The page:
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Mr. Camilleri, you spoke about 2 launches in 2020. Now I know you are obviously very strict when giving the details on your models, but to help us in modeling what to detail on that point? I mean will be models that will have an accretive impact on mix, they will increase your GT percentage, they will, let's say, reduce your CO2 emissions. Can you give some more info on those 2 models?

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Louis C. Camilleri, Ferrari N.V. - CEO & Executive Director [39]

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Massimiliano, as you know, we don't like to talk about new models until they are presented. All I can say is that it's not going to affect 2020. They will only reach customers in 2021. So effectively, they have zero impact on the 2020 numbers, except for the launch expenses.

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Massimiliano Vecchio, Unione di Banche Italiane S.p.A., Research Division - Senior Analyst [40]

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Okay. I imagined that, so I have a reserved question. Can you give some more granularity on the homologation issue you discussed in the U.S. I mean is it something new that is delaying some -- because usually, you launch a product in Europe and then the quarter after, you launch it in U.S. and elsewhere. Is it going to change? Or was it unexpected from your side?

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Louis C. Camilleri, Ferrari N.V. - CEO & Executive Director [41]

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No, not at all. It's within historical norms. But as you said, it's usually 3 to 4 months later, so that's all I said. And if a product is going to hit in the third quarter in Europe, it'll only be in the fourth quarter in the U.S., so that affects the geographic mix, but it's within historical norms. We don't see any change to that. Is that clear Massimiliano?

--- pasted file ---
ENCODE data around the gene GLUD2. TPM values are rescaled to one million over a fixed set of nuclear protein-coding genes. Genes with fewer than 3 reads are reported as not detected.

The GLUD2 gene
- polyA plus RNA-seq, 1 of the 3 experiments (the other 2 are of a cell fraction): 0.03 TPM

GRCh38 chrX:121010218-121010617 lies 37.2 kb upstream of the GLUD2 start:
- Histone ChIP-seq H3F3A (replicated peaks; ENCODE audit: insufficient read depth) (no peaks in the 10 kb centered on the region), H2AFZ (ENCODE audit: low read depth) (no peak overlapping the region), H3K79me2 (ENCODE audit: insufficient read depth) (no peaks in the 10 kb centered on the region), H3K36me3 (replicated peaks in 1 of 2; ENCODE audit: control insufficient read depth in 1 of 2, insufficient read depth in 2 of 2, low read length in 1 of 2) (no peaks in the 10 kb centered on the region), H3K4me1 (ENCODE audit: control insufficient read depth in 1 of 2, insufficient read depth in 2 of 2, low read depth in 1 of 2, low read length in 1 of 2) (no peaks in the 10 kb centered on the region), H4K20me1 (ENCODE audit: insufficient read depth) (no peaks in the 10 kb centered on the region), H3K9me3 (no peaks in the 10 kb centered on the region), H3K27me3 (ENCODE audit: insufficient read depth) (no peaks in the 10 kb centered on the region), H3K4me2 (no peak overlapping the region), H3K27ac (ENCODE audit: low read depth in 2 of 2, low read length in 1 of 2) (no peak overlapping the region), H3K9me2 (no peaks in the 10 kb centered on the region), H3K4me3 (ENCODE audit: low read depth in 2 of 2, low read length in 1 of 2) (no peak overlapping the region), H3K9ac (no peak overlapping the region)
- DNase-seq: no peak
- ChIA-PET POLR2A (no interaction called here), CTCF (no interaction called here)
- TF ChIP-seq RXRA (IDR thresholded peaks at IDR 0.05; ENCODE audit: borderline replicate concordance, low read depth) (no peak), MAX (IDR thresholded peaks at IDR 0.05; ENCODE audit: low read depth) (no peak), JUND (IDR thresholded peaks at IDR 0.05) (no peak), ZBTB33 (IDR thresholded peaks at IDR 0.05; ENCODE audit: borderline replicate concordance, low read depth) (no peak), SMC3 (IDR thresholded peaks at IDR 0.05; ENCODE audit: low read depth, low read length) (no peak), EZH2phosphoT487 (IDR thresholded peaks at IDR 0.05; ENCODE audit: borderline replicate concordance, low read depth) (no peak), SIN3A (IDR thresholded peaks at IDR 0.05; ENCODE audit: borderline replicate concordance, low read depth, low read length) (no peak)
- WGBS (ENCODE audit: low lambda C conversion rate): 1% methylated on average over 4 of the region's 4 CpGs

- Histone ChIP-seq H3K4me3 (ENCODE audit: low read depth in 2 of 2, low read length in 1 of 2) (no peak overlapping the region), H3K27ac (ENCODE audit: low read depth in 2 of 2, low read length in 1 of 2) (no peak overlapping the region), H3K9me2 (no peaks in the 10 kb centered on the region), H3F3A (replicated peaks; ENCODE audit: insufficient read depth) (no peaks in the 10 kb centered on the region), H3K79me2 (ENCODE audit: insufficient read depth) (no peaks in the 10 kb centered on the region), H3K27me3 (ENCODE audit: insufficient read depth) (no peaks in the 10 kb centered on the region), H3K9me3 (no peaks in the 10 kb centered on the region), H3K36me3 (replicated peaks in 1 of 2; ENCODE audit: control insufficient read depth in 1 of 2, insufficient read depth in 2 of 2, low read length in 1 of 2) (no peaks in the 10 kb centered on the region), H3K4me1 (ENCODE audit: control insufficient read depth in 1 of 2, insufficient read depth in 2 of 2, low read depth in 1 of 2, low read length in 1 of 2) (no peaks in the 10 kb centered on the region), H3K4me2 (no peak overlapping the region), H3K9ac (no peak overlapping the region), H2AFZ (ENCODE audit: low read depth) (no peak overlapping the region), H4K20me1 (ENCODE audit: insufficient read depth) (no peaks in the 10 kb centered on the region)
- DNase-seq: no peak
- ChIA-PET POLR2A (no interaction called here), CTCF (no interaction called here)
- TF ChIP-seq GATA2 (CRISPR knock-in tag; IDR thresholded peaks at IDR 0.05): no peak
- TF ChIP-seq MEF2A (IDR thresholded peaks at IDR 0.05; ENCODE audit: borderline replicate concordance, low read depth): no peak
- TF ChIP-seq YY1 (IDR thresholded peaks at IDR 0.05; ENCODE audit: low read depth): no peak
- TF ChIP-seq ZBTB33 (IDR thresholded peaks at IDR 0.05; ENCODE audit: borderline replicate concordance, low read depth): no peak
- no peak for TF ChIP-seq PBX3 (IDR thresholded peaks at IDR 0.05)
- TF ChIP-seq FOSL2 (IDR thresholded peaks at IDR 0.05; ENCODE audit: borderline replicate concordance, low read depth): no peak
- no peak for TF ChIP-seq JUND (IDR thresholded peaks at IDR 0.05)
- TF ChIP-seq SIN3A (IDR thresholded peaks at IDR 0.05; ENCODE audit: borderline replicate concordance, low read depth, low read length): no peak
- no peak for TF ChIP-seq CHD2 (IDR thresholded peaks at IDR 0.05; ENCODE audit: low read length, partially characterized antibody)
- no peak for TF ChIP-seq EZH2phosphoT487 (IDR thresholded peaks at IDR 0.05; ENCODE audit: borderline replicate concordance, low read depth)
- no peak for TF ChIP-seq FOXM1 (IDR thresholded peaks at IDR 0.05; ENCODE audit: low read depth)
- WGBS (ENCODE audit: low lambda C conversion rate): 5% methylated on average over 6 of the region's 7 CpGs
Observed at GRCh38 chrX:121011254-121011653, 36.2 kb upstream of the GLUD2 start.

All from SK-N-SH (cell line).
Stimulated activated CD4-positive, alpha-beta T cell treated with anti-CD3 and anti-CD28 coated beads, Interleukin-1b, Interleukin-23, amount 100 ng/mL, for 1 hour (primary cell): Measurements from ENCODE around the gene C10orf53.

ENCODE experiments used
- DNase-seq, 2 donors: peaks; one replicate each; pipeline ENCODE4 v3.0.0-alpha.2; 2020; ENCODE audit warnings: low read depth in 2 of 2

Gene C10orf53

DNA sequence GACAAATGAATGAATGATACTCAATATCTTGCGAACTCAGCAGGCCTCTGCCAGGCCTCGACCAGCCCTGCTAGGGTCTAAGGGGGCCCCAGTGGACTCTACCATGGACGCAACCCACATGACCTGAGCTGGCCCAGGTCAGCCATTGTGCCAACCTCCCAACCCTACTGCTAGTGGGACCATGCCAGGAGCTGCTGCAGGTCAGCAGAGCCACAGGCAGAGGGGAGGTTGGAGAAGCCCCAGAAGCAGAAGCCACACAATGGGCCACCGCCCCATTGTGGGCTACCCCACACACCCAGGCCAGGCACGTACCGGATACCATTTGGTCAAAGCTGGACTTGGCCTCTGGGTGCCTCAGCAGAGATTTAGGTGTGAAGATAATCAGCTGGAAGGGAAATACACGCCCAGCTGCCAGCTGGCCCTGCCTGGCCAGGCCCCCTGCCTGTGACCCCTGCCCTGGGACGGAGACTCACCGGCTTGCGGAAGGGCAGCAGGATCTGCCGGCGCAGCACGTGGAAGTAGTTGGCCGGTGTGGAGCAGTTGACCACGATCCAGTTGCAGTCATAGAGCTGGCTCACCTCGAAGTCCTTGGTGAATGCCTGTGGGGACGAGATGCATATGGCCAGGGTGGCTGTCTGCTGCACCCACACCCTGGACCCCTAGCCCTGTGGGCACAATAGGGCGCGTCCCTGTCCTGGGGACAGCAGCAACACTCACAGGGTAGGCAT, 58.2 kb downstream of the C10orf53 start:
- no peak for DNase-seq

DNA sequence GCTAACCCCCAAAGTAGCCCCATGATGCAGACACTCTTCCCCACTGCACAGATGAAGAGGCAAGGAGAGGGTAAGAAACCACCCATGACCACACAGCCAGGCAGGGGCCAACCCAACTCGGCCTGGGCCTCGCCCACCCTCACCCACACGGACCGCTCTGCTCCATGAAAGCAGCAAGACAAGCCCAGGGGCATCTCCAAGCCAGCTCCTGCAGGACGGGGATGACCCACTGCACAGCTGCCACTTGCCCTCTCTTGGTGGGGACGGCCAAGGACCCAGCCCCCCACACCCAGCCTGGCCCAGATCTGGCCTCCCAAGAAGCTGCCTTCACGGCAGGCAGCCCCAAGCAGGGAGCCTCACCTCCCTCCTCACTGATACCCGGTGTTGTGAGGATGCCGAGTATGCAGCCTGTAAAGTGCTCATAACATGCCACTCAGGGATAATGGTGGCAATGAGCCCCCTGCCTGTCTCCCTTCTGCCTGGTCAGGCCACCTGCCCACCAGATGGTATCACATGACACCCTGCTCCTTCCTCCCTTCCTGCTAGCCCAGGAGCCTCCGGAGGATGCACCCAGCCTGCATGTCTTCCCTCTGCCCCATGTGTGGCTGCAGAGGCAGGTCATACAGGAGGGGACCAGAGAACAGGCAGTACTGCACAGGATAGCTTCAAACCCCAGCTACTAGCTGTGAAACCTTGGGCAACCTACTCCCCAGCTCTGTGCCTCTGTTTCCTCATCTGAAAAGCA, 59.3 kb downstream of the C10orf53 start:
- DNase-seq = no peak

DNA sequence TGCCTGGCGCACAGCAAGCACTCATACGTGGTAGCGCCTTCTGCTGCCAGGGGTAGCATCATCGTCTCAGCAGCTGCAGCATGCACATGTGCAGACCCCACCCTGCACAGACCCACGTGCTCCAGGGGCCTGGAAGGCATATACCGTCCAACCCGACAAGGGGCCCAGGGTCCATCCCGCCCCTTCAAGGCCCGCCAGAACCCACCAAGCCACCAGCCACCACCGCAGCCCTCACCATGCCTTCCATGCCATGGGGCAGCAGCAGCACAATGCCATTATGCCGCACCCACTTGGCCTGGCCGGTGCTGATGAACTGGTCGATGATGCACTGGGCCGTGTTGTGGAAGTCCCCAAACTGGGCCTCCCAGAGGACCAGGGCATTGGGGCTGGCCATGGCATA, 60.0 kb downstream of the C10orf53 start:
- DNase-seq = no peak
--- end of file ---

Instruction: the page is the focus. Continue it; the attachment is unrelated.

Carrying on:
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Massimiliano Vecchio, Unione di Banche Italiane S.p.A., Research Division - Senior Analyst [42]

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Absolutely. Absolutely clear.

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Louis C. Camilleri, Ferrari N.V. - CEO & Executive Director [43]

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I'm sorry to disappoint you on your first question.

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Massimiliano Vecchio, Unione di Banche Italiane S.p.A., Research Division - Senior Analyst [44]

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I'll give it, for sure.

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Louis C. Camilleri, Ferrari N.V. - CEO & Executive Director [45]

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But a good try.

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Operator [46]

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Our next question for today is from Giulio Pescatore from HSBC.

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Giulio Arualdo Pescatore, HSBC, Research Division - Analyst [47]

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The first one on the 15 cars you plan to launch until 2022. I mean we have 7 left, I believe. Are all of those expected to contribute to the 2022 margins? Or some will have a contribution beyond and we only start beyond 2022?

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Louis C. Camilleri, Ferrari N.V. - CEO & Executive Director [48]

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It will all contribute to 2022. Clearly, there are some models beyond 2022, for which we are already investing now. So some of the costs you see relate to those models, but also models that we're already working now for beyond 2022. Does that answer your question?